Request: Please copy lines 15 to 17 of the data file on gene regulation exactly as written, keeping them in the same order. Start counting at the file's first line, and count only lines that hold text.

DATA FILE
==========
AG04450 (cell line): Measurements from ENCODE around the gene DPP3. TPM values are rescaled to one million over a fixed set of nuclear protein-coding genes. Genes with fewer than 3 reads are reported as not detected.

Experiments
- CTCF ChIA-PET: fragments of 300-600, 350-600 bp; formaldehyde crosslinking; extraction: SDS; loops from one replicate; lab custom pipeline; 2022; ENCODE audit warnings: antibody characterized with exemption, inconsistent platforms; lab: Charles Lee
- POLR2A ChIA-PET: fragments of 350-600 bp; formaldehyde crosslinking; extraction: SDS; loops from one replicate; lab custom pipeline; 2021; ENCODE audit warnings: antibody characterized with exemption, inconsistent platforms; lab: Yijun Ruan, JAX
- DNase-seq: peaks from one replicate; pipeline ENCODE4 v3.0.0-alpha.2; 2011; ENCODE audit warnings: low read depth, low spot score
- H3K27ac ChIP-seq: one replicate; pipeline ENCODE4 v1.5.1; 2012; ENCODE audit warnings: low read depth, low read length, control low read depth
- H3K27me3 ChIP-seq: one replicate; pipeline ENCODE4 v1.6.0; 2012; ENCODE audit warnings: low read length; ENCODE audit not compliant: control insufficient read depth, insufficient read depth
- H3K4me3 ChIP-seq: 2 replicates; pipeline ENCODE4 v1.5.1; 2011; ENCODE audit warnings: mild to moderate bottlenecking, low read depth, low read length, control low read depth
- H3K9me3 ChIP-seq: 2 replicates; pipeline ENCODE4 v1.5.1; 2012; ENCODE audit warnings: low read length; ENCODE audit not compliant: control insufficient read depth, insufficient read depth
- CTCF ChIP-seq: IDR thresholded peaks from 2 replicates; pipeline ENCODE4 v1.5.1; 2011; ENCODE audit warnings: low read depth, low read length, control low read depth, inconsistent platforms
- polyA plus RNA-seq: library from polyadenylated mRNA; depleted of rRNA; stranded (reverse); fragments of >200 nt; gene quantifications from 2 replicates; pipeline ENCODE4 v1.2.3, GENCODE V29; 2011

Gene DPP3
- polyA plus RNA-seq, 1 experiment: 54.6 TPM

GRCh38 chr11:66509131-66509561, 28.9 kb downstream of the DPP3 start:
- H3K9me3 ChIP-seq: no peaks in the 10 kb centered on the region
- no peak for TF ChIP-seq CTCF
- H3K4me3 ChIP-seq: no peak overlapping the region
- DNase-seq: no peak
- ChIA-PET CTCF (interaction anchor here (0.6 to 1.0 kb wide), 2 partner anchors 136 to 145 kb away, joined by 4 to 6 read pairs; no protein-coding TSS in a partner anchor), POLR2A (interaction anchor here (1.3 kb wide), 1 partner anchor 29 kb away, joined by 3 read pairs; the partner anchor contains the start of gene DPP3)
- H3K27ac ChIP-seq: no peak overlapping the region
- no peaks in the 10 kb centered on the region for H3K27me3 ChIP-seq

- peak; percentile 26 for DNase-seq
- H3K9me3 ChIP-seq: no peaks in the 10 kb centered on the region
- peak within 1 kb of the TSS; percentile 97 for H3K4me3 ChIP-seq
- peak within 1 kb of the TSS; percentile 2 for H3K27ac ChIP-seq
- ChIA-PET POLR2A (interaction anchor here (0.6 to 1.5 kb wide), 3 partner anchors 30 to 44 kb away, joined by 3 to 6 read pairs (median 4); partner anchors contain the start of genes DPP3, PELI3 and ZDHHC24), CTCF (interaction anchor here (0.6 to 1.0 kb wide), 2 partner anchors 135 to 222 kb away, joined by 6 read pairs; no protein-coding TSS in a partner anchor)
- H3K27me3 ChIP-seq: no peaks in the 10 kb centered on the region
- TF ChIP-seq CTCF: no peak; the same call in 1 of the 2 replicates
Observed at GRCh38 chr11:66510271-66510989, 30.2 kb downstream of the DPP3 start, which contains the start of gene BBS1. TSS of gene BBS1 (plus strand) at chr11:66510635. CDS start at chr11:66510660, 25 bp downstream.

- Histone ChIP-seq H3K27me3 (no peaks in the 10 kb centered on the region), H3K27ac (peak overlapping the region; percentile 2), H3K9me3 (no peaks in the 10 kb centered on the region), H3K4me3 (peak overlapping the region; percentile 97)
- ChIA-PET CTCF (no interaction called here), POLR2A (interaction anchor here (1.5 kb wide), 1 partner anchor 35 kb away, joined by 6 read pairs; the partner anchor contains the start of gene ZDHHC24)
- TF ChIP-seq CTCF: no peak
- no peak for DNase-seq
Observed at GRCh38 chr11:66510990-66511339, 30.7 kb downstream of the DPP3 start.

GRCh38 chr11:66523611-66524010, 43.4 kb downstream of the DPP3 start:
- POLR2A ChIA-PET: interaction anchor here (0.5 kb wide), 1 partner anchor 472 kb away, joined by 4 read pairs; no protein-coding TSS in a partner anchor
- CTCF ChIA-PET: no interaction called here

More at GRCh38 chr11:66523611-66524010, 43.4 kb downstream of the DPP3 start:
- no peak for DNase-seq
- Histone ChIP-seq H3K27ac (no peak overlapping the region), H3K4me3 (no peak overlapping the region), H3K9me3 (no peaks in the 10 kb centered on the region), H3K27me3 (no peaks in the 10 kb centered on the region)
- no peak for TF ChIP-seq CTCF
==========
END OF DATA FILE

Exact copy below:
- H3K9me3 ChIP-seq: no peaks in the 10 kb centered on the region
- no peak for TF ChIP-seq CTCF
- H3K4me3 ChIP-seq: no peak overlapping the region